Bullet owners support this event!

Tuesday, March 12, 2019

Langa Langa races October 8 1951

Some more pictures from the 'Happy Valley' album. Langa Langa racetrack was at Gilgil near Nakuru in the Rift Valley in Kenya and was originally a WWII lorry driver training ground. The first race at Langa Langa was held in March 1951 and it was closed in 1953 following a fatal accident and the Mau Mau uprising.

A new track opened in 1956 and was called the Nakuru Park Motor Racing Circuit though was still referred to as the Langa Langa circuit (langalanga is Maasai for round and round). Racing continued until 1988 when it was sold to property developers.

All of the captions for the images I have copied from the album.

C Hollyoak takes the bend at Picadilly Circus on a 650cc

An array of well motor cycles in the pits.

H Z Ulyate winning his race for the 2nd meeting in
succession mounted on 998cc Vincent HRD.

On a 498cc Norton Manx N Ziska rides well to finish first
& break the lap record. 

C Davis riding his Triumph GP 498cc over 351cc race
for m/cs.

N Ziska at practice.

P J Dale on 498cc Norton Inter came second to N Ziska.

Saturday, March 9, 2019

Bikes I have owned part VII. Teagle cyclemotor

The mighty Teagle. Cornwall's finest.

For a while I got quite into cyclemotors. I had a lot of fun attending cyclemotor runs with friends, really as much fun as I have ever had on more powerful machines.

The Teagle was a real hoot to ride. At a full 50cc it was one of the most powerful cyclemotors but still with a friction roller on the rear wheel. Really it was slightly too quick for a fifties roadster bicycle. Mind, trundling along the flat at a constant 25 to 30mph on a sit up and beg cycle is really a lot of fun.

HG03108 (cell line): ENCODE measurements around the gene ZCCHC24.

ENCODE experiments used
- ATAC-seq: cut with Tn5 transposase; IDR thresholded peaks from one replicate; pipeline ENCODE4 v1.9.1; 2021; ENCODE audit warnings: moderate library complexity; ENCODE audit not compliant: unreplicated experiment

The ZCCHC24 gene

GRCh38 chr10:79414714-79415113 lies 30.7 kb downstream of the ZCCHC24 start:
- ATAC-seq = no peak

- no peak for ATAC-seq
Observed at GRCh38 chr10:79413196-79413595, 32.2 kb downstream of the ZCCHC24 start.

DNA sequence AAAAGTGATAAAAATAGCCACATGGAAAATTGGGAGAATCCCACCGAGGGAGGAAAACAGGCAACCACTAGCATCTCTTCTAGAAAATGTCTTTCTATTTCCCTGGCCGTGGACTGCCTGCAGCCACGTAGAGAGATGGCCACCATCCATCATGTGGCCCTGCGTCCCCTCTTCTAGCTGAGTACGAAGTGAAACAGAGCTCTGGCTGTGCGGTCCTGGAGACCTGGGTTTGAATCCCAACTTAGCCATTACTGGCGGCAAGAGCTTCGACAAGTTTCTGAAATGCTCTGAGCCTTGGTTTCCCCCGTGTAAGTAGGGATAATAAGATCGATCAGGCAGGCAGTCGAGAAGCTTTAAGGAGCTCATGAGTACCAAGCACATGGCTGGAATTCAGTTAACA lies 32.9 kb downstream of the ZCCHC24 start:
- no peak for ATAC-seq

A full 50cc of revvy willingness.

Teagle were, and still are, an agricultural machinery company who saw the opportunity to diversify and cash in on the early post-war cycle attachment boom. They were already producing the 50cc motor for use in their hedge trimmers and chainsaws and it really did not take a lot of modification to put it on a bicycle.

The Teagle unit is very well made, rev happy and slightly hard work to start with its lack of clutch or decompressor. It also carries the distinction of being possibly the only 'motorcycle' to be made in the county of Cornwall. A rarity now but if you want a cyclemotor and find a Teagle for sale snap it up, you can't do much better. Though rare, parts are in relative easy supply due to vast numbers of this motor produced in other formats. 

The castings give away the original purpose of the
Teagle motor. The cover is designed for a pull
cord start.

This example ran really nicely and seemed to
have been barely used.

Alloy barrel. Very sporty!

Nice simple controls. Brakes and an on / off throttle.

Thursday, March 7, 2019

Royal Enfield Model G

A good solid motorcycle, the Royal Enfield Model G. This one a '51 or '52 model I believe. The earlier machines were noted for having a somewhat ugly and bulbous, though eminently sensible, unsprung front mudguard.

This photo is marked on reverse, 'March 18 1956', by this time the humble Model G would have been slightly old hat with its rigid rear.

From the vendor of the photo I got the information that the location is Leamington Hastings in Warwickshire and that the couple are his parents, Miss Doreen Rawbone and Mr David Hillier.

Royal Enfield Model G
Royal Enfield Model G